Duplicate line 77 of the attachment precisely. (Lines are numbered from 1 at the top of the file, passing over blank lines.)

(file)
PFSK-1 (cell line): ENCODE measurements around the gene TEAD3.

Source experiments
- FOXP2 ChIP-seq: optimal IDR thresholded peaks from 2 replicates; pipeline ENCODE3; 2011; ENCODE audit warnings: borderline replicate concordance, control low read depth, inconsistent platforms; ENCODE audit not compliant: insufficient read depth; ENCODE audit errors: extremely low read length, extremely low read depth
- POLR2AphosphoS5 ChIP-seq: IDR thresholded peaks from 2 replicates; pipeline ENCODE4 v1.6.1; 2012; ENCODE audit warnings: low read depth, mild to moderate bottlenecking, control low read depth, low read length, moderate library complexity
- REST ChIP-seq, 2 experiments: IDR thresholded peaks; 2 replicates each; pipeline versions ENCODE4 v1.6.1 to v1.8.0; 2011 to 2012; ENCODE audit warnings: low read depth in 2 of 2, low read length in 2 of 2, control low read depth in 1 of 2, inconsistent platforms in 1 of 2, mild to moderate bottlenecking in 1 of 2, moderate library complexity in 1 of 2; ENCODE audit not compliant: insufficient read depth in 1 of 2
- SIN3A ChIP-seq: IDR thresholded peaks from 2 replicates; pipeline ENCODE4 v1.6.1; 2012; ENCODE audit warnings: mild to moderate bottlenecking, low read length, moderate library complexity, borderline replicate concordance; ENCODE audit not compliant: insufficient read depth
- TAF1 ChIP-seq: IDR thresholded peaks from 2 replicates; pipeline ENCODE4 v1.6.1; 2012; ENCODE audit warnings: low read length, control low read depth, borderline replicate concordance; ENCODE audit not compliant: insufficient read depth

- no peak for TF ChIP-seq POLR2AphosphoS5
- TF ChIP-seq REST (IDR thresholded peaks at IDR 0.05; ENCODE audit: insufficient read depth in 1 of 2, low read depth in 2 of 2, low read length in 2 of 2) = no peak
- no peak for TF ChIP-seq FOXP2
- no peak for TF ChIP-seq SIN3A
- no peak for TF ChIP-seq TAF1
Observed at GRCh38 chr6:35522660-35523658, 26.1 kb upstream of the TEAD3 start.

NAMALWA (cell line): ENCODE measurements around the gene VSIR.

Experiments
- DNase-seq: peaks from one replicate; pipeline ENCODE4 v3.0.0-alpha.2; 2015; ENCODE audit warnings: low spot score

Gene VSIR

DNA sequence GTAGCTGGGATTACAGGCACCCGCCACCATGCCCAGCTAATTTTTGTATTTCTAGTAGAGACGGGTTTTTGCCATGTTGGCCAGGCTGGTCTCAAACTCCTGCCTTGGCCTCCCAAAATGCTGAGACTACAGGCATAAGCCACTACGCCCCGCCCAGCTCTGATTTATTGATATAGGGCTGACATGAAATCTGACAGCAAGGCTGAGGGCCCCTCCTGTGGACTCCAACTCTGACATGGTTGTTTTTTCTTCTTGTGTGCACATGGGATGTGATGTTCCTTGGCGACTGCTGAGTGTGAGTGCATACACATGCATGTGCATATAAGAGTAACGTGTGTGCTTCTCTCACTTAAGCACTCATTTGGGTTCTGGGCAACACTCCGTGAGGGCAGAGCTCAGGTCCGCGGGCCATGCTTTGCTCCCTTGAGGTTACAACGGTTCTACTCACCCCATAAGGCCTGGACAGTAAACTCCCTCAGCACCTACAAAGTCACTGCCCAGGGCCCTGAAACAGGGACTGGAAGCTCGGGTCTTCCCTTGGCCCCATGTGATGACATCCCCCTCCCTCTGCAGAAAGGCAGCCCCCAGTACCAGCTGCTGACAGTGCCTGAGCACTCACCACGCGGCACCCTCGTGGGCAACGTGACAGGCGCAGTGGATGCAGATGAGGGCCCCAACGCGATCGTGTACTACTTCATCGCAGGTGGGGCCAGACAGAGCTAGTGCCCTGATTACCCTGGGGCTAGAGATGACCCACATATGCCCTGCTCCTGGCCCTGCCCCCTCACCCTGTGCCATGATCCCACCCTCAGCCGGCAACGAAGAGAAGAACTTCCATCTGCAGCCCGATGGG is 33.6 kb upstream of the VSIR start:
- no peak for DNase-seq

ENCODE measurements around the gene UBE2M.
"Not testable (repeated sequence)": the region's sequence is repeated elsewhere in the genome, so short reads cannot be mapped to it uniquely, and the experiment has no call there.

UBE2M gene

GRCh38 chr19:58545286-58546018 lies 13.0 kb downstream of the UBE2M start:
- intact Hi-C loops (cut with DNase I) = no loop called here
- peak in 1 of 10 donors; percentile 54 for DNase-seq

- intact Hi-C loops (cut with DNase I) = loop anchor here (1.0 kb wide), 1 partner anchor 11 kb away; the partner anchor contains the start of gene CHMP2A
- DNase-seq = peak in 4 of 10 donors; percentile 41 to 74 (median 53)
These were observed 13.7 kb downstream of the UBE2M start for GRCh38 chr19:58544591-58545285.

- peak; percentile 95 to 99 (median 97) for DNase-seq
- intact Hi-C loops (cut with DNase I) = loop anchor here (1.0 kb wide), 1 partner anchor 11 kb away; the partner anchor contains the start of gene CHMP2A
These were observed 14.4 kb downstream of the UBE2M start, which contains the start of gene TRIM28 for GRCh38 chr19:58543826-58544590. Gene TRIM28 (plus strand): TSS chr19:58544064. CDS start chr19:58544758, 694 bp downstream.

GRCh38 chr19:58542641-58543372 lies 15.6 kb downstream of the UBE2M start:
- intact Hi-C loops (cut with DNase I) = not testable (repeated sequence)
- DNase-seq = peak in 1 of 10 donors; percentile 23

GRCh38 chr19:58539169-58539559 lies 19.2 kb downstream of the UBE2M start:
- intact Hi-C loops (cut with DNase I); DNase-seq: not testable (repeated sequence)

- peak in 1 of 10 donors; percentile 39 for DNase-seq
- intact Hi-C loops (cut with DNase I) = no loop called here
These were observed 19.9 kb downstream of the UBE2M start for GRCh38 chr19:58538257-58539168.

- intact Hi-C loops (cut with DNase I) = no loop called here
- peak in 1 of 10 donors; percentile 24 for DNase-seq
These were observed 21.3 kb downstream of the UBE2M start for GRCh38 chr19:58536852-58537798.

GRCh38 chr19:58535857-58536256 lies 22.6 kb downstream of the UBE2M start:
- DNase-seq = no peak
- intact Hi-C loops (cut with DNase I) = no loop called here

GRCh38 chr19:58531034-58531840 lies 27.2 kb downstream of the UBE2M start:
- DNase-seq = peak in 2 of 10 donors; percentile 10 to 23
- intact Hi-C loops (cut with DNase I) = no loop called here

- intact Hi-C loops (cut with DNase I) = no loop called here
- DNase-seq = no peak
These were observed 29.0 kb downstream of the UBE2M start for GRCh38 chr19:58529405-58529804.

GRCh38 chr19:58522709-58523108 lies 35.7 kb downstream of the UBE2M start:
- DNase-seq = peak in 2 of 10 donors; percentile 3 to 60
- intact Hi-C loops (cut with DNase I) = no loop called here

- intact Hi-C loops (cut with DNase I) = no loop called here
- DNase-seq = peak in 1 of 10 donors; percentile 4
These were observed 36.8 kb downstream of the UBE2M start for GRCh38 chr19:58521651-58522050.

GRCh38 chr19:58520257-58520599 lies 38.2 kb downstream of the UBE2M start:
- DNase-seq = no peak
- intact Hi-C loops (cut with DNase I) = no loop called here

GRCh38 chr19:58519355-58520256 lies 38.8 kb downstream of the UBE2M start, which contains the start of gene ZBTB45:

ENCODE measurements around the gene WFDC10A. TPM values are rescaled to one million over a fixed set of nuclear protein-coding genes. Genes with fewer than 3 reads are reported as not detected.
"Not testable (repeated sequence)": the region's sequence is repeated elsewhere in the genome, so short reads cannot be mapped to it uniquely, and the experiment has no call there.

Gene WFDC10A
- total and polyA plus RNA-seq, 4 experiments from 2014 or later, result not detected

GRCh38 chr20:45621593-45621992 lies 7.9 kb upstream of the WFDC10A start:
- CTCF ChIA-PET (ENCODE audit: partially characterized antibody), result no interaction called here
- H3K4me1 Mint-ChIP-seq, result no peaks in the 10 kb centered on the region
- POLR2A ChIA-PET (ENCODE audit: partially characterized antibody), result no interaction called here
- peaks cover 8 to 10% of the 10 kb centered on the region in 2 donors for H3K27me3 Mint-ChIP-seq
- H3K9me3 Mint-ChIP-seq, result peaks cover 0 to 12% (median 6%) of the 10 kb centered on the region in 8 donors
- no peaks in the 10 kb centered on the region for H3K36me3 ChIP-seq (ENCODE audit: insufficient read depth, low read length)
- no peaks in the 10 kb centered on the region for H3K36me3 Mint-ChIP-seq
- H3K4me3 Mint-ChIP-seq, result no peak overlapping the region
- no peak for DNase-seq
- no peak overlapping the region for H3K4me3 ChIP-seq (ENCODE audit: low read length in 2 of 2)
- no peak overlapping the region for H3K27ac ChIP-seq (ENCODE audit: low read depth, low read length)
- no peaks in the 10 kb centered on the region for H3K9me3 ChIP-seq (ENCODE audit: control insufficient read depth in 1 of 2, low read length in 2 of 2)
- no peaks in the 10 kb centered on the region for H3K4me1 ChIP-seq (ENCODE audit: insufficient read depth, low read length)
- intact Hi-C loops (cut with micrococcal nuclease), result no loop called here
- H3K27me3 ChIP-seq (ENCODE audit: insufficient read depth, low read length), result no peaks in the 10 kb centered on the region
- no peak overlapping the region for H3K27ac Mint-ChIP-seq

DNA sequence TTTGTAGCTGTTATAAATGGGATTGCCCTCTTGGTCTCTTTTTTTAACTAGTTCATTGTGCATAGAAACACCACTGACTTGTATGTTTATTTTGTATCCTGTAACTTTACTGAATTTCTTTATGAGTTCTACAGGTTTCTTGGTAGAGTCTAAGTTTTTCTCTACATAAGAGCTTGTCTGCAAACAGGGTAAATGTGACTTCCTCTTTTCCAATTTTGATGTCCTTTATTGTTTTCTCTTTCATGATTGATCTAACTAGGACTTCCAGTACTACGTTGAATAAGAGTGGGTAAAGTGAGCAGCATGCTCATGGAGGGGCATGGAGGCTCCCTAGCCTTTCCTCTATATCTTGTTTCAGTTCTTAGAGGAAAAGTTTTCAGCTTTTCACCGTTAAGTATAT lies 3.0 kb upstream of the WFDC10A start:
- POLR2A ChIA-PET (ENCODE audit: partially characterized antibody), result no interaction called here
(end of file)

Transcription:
- no peak overlapping the region for H3K27ac ChIP-seq (ENCODE audit: low read depth, low read length)